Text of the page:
“I’ve spent so much time in the dark, listening to loud music and just watching people, trying to see who I can take photos of and sussing out the environment” says Lionel Kiernan. “My work is a recording of what we can see with the naked eye in these constantly repetitive environments”.
At 21, Kiernan is the youngest photographer, and only Australian, to ever be shortlisted for the MACK First Book Award. After graduating from the Photography Studies College in Melbourne in 2017, Kiernan was nominated for the award this year with his first major body of work, At Night, documenting Melbourne’s diverse nightlife.
Inspired by British photographer Derek Ridgers, Kiernan’s images are tightly cropped and confrontational, drawing on years of experience working as a club photographer, making useful connections with nightclub owners, DJs, and promoters. “I’d been in so many nightclubs that I knew the mechanics of it and how it worked,” he says. “Every weekend I was going to three or four different clubs and observing people for hours on end,” he says.
Rather than photographing stereotypical scenes of intoxicated young adults, Kiernan wanted to present a different way of seeing club culture. “I wanted the viewer to realise sights they might not have registered in the past – sights that, if you were to look closer, you could recognise for what they are,” he explains.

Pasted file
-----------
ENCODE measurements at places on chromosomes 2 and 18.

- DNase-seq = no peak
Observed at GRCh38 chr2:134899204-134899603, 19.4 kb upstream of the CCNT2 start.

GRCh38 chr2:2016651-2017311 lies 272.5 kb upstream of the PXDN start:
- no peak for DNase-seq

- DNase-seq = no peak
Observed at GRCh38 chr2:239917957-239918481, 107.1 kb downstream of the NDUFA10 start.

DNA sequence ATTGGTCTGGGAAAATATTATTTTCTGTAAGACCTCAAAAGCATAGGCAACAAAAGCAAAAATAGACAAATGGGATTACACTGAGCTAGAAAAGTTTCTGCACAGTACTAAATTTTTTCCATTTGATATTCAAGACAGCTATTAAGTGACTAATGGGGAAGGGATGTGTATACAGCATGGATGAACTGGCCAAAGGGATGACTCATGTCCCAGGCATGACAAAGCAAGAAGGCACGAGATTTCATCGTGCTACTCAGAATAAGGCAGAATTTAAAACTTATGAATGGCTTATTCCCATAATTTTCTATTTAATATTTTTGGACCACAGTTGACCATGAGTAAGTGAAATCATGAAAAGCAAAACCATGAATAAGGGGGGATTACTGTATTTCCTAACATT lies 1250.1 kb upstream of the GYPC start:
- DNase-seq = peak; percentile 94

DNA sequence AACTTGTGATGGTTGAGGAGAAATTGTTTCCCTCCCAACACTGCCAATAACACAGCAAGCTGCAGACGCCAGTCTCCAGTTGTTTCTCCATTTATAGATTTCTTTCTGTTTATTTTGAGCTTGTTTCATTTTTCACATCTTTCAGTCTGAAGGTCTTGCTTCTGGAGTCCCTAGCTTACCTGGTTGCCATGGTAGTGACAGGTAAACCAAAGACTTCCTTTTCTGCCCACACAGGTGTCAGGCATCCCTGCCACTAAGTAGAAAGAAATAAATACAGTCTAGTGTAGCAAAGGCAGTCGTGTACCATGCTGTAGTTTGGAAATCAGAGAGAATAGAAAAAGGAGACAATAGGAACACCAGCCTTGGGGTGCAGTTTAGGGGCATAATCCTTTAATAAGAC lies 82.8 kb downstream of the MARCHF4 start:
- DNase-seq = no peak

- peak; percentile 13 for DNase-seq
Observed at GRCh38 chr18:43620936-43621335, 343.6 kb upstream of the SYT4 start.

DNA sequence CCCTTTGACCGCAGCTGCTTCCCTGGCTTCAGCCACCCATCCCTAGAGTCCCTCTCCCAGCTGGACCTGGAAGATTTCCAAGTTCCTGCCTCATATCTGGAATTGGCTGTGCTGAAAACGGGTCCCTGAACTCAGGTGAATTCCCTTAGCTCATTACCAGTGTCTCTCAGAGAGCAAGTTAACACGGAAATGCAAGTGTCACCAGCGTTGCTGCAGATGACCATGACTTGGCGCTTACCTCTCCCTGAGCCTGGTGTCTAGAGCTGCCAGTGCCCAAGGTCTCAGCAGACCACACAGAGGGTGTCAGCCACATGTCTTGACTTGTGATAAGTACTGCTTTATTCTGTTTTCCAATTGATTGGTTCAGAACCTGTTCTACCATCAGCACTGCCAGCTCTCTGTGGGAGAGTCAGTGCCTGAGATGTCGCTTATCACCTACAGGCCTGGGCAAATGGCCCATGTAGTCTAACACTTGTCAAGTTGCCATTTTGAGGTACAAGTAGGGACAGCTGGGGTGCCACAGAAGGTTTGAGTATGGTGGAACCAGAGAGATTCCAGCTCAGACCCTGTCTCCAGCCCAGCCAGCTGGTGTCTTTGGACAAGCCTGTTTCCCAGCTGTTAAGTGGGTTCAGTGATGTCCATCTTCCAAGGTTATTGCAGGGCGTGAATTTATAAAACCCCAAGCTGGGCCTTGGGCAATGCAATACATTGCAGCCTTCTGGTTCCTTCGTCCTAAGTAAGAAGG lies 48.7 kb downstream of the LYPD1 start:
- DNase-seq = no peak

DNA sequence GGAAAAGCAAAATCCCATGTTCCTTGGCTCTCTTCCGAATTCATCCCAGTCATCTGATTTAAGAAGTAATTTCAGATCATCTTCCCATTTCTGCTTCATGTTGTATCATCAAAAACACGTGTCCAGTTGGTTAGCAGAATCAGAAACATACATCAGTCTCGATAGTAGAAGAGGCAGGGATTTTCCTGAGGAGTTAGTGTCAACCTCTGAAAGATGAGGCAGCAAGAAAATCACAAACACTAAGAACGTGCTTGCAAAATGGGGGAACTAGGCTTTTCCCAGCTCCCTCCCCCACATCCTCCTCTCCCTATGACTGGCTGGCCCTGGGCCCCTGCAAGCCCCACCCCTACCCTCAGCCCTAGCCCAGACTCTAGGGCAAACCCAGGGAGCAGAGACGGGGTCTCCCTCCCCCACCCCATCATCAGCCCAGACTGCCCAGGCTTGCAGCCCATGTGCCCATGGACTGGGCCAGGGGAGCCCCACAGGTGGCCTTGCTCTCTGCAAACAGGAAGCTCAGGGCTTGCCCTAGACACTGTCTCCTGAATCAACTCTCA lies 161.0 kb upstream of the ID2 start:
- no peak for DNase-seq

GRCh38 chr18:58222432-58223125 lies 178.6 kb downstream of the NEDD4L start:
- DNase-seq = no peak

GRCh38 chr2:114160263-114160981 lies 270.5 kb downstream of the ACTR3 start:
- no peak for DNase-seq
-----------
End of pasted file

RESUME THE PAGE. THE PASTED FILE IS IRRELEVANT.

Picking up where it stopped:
“A lot of clubs I worked at had themed nights, like halloween or ’90s pop, which led to unusual outfits,” he adds. “People behave differently than they would in a normal setting, which I was really attracted to.”
Kiernan wanted to create a sense of unease and tension in his images, through the subjects he shot matter but also in the way he cropped them post-production. “Creating new images from within another image allowed me to express a whole other meaning,” he says. “It makes you wonder what’s going on and where it’s actually been taken.”